Social Health Insurance: A Quantitative Exploration
Juergen Jung () and
No 690, 2019 Meeting Papers from Society for Economic Dynamics
We quantitatively explore the welfare benefits of health insurance over the lifecycle in a dynamic general equilibrium model with health risk and a health care sector. We consider three distinct approaches to designing a health insurance system: (i) a mixed private and public health insurance system similar to the US system, (ii) private health insurance (PHI), and (iii) universal public health insurance (UPHI). Our results indicate that the introduction of the US system into an economy without any health insurance results in large welfare gains, but does not produce the best welfare outcome. The PHI system with some government regulation on premiums is viable and produces welfare gains comparable to the welfare gains generated by the US system. The UPHI system with a high enough coinsurance rate produces better overall welfare outcomes than the other two systems. There exists an optional coinsurance rate that maximizes the welfare benefits of the UPHI system. A structural reform that replaces the US system with the UPHI system—i.e., Medicare for all—is welfare improving, but would face political headwinds due to opposing welfare effects across income groups.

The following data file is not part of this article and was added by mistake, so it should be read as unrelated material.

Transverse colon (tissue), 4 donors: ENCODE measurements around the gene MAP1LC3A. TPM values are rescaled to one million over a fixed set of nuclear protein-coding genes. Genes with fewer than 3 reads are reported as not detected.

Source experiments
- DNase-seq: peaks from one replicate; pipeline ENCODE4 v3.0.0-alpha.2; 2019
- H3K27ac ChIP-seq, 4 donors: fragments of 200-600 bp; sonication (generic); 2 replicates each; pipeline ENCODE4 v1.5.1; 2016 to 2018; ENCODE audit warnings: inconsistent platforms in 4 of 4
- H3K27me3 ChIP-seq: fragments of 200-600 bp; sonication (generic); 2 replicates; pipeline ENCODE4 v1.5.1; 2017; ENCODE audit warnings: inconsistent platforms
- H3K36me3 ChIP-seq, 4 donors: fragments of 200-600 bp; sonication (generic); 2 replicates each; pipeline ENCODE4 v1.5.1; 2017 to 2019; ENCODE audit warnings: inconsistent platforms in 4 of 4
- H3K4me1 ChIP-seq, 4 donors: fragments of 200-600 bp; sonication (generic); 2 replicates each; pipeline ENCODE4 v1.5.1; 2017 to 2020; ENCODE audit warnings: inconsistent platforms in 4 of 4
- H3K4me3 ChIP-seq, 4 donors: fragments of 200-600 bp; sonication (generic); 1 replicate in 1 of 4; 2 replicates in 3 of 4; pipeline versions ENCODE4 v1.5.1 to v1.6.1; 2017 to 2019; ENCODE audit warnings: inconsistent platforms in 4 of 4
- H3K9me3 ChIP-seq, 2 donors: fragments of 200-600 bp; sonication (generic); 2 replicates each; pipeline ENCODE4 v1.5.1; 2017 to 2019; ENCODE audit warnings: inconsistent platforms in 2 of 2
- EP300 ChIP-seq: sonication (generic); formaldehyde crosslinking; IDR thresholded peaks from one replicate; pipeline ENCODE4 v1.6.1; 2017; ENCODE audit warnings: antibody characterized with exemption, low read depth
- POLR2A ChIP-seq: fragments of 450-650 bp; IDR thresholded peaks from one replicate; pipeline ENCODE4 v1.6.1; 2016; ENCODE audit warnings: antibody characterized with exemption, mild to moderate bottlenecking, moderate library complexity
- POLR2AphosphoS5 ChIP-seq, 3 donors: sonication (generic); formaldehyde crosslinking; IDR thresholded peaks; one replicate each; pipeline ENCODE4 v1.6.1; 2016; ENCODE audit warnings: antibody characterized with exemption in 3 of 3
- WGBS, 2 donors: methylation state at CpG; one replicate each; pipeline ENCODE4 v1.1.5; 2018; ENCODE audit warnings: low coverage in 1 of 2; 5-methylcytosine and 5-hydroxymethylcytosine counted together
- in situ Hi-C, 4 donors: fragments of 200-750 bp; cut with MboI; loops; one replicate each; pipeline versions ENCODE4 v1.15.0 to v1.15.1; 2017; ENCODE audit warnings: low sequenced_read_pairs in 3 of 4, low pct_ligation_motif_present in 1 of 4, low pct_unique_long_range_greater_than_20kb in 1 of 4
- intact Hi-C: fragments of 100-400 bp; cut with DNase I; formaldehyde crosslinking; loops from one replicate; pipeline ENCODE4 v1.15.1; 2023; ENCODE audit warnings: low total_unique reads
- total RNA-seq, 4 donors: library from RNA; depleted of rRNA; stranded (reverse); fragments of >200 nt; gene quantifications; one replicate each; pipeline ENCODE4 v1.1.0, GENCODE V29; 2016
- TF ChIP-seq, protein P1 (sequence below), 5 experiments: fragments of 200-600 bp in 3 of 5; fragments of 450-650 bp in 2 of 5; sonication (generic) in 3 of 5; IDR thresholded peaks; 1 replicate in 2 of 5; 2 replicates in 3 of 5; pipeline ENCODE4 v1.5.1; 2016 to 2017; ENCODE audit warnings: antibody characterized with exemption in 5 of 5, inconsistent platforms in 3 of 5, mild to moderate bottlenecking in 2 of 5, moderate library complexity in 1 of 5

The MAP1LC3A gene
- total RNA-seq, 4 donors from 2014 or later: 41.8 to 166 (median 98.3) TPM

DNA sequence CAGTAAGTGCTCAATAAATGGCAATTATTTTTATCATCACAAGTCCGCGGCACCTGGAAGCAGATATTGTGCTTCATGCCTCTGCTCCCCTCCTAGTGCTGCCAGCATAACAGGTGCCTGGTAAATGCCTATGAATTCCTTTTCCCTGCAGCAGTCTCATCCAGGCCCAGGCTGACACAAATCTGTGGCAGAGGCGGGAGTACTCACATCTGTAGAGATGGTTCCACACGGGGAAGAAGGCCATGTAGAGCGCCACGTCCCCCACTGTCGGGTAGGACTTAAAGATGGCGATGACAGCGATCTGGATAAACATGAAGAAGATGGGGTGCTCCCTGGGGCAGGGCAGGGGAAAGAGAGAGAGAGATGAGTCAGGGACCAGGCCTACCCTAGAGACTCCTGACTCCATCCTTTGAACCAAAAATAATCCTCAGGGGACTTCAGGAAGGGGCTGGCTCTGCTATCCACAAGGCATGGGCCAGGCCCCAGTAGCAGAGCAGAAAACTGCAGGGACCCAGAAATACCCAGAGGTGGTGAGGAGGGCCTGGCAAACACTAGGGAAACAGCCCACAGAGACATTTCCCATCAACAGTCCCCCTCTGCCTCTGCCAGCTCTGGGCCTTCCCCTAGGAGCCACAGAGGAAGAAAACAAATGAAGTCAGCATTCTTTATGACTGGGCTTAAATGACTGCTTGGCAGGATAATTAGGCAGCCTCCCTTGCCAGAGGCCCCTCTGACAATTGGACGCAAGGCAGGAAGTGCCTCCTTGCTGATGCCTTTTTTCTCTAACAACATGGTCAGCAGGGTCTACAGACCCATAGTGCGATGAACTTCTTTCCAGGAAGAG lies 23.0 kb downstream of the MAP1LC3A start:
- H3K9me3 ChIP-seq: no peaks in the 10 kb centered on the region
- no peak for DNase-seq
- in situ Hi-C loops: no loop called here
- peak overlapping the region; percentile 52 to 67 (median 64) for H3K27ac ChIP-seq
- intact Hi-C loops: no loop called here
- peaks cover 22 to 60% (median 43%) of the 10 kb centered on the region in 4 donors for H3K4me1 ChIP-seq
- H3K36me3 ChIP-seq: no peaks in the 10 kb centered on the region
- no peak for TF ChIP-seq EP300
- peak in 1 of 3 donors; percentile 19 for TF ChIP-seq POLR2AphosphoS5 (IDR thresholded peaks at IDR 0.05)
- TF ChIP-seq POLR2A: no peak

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Working Paper: Social Health Insurance: A Quantitative Exploration (2016)
Working Paper: Social Health Insurance: A Quantitative Exploration (2015)
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Persistent link: https://EconPapers.repec.org/RePEc:red:sed019:690
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